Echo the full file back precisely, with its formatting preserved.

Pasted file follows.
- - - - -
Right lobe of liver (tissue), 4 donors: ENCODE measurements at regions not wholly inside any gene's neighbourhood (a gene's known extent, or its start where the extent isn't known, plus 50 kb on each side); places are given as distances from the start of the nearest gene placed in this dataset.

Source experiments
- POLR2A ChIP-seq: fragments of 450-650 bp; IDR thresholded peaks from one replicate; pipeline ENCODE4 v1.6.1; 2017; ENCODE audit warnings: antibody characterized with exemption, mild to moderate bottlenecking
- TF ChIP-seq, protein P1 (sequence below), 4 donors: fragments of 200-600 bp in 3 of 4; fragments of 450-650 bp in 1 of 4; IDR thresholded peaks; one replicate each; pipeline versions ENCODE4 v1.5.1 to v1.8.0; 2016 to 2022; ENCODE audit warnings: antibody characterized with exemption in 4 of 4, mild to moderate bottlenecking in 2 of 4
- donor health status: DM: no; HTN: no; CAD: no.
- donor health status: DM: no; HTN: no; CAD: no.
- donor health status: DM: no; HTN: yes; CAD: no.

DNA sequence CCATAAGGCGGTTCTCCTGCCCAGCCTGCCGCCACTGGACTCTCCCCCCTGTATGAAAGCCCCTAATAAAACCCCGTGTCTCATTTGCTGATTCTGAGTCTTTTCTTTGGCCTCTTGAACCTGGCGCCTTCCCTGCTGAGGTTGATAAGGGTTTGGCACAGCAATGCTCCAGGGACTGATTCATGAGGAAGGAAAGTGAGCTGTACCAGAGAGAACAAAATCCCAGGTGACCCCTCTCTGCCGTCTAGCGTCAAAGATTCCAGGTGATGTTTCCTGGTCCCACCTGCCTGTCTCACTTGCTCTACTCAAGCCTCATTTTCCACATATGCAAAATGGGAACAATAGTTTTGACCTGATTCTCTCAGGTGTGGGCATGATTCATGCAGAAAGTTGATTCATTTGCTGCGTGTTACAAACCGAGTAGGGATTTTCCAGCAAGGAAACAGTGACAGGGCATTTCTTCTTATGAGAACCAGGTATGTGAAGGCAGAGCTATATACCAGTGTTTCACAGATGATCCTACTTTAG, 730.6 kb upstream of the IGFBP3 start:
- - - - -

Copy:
Right lobe of liver (tissue), 4 donors: ENCODE measurements at regions not wholly inside any gene's neighbourhood (a gene's known extent, or its start where the extent isn't known, plus 50 kb on each side); places are given as distances from the start of the nearest gene placed in this dataset.

Source experiments
- POLR2A ChIP-seq: fragments of 450-650 bp; IDR thresholded peaks from one replicate; pipeline ENCODE4 v1.6.1; 2017; ENCODE audit warnings: antibody characterized with exemption, mild to moderate bottlenecking
- TF ChIP-seq, protein P1 (sequence below), 4 donors: fragments of 200-600 bp in 3 of 4; fragments of 450-650 bp in 1 of 4; IDR thresholded peaks; one replicate each; pipeline versions ENCODE4 v1.5.1 to v1.8.0; 2016 to 2022; ENCODE audit warnings: antibody characterized with exemption in 4 of 4, mild to moderate bottlenecking in 2 of 4
- donor health status: DM: no; HTN: no; CAD: no.
- donor health status: DM: no; HTN: no; CAD: no.
- donor health status: DM: no; HTN: yes; CAD: no.

DNA sequence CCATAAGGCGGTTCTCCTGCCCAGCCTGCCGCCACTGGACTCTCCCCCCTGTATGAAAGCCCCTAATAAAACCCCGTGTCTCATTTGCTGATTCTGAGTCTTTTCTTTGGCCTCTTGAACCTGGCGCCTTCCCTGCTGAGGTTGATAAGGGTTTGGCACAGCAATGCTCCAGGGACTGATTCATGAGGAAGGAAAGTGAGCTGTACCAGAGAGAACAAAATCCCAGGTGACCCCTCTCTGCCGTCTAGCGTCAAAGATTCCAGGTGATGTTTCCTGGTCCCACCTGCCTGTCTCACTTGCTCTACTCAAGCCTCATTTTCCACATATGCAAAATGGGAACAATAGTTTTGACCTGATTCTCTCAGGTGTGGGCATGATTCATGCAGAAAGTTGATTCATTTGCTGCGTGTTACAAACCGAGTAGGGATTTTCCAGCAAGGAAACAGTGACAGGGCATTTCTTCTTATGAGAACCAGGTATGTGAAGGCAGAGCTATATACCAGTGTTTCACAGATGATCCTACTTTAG, 730.6 kb upstream of the IGFBP3 start: